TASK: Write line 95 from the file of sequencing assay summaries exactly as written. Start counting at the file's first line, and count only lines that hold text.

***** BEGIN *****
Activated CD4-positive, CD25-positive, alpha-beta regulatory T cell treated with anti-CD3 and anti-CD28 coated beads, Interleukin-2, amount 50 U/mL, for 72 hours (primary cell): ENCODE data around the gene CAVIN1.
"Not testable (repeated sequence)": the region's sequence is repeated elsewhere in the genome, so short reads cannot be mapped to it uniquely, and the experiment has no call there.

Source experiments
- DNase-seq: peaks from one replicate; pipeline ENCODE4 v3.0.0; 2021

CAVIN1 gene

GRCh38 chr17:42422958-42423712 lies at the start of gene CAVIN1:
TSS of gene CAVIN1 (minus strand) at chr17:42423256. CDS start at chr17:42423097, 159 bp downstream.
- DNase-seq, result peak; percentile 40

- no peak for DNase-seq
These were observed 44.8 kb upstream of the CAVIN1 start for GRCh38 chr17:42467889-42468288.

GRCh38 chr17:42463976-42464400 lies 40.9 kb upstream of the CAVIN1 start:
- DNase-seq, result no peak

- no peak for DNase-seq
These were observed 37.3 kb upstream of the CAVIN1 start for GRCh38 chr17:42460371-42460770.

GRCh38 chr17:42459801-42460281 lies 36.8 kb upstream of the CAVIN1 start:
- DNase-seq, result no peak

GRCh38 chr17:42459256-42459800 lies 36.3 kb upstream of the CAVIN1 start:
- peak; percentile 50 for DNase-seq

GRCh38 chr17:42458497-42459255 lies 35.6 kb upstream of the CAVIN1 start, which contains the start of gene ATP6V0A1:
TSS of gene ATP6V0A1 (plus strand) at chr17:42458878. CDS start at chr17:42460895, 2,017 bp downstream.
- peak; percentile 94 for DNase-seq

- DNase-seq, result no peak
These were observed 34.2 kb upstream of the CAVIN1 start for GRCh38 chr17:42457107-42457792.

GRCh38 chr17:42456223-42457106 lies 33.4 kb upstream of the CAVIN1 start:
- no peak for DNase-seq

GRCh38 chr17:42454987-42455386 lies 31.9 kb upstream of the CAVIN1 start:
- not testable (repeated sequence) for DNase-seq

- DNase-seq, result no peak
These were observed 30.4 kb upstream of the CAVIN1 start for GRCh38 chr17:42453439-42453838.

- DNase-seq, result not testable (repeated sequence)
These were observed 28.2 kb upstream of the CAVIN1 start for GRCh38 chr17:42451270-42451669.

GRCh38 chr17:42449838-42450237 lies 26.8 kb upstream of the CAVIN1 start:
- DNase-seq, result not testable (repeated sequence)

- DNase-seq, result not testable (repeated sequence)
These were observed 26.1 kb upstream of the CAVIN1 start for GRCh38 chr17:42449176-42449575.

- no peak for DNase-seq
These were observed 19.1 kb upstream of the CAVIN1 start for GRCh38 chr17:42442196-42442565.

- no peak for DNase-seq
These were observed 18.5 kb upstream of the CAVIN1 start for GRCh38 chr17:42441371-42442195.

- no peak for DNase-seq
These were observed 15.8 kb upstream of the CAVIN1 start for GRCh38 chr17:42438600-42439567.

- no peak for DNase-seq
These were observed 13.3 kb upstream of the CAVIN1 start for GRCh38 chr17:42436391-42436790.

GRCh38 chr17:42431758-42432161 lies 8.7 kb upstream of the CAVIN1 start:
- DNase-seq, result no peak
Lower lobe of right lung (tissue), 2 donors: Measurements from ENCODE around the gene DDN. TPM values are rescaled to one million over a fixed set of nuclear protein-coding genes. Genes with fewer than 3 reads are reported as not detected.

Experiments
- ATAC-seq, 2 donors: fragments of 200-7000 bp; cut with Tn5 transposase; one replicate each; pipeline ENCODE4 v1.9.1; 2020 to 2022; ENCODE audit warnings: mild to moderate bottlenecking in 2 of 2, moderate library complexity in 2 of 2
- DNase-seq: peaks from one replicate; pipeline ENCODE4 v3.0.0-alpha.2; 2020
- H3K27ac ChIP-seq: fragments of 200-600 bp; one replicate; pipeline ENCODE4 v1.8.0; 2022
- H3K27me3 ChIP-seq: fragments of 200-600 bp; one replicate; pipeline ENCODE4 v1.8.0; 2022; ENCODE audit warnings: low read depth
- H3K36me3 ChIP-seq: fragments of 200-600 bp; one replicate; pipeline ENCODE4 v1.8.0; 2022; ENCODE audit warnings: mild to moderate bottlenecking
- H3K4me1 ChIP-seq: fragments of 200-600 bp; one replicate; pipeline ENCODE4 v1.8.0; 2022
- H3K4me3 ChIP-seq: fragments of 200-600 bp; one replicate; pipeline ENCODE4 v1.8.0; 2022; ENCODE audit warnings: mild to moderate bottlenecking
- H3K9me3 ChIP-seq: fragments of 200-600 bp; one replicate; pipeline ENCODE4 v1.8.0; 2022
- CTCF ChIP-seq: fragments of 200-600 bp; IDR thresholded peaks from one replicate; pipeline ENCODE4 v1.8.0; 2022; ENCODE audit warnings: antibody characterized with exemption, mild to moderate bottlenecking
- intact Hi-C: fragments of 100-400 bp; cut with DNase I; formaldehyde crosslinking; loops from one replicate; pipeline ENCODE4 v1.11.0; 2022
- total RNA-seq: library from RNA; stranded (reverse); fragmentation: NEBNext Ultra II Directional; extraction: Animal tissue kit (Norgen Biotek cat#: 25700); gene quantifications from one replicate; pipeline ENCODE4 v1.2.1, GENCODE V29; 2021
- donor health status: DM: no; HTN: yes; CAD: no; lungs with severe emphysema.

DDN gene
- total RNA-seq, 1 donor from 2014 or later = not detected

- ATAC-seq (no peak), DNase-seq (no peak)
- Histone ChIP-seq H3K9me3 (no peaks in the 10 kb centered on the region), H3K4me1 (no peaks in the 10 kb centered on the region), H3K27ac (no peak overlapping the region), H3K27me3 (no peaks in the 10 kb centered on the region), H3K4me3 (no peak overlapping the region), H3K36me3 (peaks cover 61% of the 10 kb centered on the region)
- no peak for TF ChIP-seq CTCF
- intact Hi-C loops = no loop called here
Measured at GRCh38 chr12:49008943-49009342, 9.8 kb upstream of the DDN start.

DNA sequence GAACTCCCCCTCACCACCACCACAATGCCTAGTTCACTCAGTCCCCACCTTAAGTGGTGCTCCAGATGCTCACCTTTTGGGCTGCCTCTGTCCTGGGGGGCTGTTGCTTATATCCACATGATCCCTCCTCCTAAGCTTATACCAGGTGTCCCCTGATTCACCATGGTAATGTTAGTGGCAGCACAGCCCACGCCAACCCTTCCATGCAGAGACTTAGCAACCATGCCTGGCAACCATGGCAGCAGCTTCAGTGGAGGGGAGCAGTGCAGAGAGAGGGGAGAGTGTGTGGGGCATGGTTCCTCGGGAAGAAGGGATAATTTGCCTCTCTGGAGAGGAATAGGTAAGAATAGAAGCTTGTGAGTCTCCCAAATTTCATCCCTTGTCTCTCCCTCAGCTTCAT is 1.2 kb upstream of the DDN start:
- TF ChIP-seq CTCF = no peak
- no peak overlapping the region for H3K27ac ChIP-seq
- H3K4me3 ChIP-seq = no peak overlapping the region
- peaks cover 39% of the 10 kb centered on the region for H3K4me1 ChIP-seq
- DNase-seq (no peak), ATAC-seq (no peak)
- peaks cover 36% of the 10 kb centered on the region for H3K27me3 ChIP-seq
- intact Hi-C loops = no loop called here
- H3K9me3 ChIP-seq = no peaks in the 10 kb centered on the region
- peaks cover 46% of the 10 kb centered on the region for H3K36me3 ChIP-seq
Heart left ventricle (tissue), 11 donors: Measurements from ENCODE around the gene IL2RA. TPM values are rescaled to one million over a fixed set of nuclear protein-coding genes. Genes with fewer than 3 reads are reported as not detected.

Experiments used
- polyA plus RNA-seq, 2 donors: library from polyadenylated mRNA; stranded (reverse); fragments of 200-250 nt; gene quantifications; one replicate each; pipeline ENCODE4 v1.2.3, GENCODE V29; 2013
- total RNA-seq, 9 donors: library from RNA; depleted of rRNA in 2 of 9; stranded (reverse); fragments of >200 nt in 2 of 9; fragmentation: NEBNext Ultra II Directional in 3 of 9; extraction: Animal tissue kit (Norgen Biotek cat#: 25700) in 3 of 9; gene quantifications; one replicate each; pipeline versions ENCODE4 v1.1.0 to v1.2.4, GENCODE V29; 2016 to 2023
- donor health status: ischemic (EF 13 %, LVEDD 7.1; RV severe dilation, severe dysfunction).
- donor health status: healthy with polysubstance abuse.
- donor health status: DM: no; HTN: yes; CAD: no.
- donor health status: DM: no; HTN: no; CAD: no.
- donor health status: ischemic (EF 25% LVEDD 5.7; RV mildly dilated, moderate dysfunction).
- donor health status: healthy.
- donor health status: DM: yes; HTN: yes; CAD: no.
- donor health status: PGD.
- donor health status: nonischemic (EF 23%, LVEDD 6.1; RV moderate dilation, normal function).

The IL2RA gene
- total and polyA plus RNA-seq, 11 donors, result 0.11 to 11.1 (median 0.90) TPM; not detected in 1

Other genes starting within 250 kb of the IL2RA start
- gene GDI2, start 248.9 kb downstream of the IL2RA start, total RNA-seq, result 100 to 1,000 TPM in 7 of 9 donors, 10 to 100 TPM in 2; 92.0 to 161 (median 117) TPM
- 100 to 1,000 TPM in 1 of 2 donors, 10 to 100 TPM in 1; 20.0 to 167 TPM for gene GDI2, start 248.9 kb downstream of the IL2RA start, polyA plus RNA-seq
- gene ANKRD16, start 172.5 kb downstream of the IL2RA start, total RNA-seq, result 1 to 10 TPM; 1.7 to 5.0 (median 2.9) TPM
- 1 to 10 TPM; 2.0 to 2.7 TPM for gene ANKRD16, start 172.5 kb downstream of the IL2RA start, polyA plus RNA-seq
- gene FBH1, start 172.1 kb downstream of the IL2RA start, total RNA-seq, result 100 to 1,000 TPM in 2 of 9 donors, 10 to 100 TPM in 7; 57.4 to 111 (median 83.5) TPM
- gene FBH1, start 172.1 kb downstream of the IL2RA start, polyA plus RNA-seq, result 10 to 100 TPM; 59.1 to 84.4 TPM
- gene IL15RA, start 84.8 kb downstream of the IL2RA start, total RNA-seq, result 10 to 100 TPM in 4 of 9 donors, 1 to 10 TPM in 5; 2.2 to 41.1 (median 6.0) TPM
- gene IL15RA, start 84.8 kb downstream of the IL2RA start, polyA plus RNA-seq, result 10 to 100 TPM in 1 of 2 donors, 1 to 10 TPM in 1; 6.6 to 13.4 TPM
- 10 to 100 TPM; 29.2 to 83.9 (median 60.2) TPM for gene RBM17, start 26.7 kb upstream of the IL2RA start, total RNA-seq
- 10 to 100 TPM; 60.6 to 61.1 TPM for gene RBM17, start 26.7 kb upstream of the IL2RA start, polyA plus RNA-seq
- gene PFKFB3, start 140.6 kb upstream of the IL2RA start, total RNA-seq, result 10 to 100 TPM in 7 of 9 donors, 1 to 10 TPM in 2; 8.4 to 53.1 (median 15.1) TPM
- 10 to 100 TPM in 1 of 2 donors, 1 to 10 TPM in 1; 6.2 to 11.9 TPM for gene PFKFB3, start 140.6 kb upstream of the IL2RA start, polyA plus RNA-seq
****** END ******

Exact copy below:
- gene ANKRD16, start 172.5 kb downstream of the IL2RA start, total RNA-seq, result 1 to 10 TPM; 1.7 to 5.0 (median 2.9) TPM